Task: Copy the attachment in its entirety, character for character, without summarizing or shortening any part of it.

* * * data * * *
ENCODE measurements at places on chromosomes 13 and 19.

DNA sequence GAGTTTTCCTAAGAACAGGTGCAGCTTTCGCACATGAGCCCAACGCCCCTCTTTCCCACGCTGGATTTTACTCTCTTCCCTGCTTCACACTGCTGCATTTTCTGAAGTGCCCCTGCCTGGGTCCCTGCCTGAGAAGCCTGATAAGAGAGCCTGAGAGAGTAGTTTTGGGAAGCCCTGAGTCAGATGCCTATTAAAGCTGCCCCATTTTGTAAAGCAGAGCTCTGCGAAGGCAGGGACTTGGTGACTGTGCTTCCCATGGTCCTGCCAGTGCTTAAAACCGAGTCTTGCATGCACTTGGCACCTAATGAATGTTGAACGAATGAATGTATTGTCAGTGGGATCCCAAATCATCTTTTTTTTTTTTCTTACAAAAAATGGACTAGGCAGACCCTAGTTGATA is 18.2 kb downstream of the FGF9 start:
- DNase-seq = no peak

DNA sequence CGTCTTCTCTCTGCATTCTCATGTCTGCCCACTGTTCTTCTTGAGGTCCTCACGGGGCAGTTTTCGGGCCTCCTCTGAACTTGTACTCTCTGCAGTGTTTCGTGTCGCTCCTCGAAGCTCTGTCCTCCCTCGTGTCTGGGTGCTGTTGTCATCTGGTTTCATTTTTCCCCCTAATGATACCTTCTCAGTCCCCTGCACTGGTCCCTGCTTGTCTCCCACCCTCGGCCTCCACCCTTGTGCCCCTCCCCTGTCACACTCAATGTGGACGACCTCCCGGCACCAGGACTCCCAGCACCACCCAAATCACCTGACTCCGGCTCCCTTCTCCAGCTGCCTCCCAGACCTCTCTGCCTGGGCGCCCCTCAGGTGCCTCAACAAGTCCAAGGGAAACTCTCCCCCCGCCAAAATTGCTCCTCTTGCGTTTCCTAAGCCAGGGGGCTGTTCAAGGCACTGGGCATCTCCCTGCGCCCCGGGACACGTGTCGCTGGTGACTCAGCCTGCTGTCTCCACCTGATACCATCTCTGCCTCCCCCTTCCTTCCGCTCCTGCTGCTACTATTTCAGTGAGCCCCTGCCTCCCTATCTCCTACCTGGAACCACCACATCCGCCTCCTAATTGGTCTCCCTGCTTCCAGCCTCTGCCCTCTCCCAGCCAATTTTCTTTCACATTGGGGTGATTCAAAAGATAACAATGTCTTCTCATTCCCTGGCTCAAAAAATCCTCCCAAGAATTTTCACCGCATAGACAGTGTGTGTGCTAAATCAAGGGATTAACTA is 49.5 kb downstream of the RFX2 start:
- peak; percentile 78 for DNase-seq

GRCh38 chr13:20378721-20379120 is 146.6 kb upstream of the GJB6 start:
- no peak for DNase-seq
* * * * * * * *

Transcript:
ENCODE measurements at places on chromosomes 13 and 19.

DNA sequence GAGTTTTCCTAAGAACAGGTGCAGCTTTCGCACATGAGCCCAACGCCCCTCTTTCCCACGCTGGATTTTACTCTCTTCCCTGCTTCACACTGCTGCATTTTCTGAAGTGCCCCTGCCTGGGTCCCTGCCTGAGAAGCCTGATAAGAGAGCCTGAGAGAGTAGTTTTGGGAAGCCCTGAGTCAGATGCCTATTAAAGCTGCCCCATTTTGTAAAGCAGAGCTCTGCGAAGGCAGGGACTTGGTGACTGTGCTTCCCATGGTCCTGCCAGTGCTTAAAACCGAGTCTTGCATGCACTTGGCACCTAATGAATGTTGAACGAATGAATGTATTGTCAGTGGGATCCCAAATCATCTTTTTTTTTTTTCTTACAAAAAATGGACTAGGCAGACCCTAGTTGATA is 18.2 kb downstream of the FGF9 start:
- DNase-seq = no peak

DNA sequence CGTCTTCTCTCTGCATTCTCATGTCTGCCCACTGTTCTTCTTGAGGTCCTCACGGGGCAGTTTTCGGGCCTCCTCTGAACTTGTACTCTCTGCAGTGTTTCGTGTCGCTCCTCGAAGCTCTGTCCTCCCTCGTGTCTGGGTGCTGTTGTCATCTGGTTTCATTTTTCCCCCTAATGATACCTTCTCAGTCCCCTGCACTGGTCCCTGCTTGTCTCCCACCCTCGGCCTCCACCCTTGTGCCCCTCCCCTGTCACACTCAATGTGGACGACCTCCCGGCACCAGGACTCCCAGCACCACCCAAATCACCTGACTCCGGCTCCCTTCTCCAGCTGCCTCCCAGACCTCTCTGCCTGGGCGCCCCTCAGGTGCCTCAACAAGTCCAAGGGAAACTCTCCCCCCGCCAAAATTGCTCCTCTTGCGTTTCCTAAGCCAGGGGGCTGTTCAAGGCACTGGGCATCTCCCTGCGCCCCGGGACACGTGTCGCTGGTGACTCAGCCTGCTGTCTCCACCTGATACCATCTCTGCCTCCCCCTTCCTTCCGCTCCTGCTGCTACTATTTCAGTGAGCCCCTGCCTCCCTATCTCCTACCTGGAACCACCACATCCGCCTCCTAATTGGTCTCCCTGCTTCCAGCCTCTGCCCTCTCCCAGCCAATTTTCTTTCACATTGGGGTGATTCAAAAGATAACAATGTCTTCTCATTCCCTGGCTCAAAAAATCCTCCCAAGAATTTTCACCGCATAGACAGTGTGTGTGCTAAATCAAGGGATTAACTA is 49.5 kb downstream of the RFX2 start:
- peak; percentile 78 for DNase-seq

GRCh38 chr13:20378721-20379120 is 146.6 kb upstream of the GJB6 start:
- no peak for DNase-seq